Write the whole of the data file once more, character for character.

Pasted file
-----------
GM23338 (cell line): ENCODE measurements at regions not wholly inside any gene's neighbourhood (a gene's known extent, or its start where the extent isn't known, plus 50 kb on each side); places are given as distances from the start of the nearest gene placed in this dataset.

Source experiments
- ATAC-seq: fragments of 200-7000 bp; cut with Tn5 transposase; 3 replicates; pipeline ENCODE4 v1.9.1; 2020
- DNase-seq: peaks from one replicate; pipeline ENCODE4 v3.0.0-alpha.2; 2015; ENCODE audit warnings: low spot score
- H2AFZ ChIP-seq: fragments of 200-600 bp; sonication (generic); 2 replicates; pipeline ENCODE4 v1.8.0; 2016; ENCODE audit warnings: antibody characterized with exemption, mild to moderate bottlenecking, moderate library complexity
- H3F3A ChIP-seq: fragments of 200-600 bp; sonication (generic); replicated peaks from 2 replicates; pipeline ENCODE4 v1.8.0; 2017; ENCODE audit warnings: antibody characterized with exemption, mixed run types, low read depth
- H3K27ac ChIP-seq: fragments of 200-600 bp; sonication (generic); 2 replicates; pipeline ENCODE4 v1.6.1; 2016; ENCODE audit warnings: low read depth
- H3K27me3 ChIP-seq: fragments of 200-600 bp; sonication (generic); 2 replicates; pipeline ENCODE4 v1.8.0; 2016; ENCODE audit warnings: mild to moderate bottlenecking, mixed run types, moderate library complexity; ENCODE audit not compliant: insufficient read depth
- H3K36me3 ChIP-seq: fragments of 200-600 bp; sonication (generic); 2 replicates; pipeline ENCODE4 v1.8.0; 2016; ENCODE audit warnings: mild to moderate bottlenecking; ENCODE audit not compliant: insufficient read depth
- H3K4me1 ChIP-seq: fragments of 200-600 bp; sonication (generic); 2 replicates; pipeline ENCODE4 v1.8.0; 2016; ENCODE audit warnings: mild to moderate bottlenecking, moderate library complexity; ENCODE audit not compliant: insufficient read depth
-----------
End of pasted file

GM23338 (cell line): ENCODE measurements at regions not wholly inside any gene's neighbourhood (a gene's known extent, or its start where the extent isn't known, plus 50 kb on each side); places are given as distances from the start of the nearest gene placed in this dataset.

Source experiments
- ATAC-seq: fragments of 200-7000 bp; cut with Tn5 transposase; 3 replicates; pipeline ENCODE4 v1.9.1; 2020
- DNase-seq: peaks from one replicate; pipeline ENCODE4 v3.0.0-alpha.2; 2015; ENCODE audit warnings: low spot score
- H2AFZ ChIP-seq: fragments of 200-600 bp; sonication (generic); 2 replicates; pipeline ENCODE4 v1.8.0; 2016; ENCODE audit warnings: antibody characterized with exemption, mild to moderate bottlenecking, moderate library complexity
- H3F3A ChIP-seq: fragments of 200-600 bp; sonication (generic); replicated peaks from 2 replicates; pipeline ENCODE4 v1.8.0; 2017; ENCODE audit warnings: antibody characterized with exemption, mixed run types, low read depth
- H3K27ac ChIP-seq: fragments of 200-600 bp; sonication (generic); 2 replicates; pipeline ENCODE4 v1.6.1; 2016; ENCODE audit warnings: low read depth
- H3K27me3 ChIP-seq: fragments of 200-600 bp; sonication (generic); 2 replicates; pipeline ENCODE4 v1.8.0; 2016; ENCODE audit warnings: mild to moderate bottlenecking, mixed run types, moderate library complexity; ENCODE audit not compliant: insufficient read depth
- H3K36me3 ChIP-seq: fragments of 200-600 bp; sonication (generic); 2 replicates; pipeline ENCODE4 v1.8.0; 2016; ENCODE audit warnings: mild to moderate bottlenecking; ENCODE audit not compliant: insufficient read depth
- H3K4me1 ChIP-seq: fragments of 200-600 bp; sonication (generic); 2 replicates; pipeline ENCODE4 v1.8.0; 2016; ENCODE audit warnings: mild to moderate bottlenecking, moderate library complexity; ENCODE audit not compliant: insufficient read depth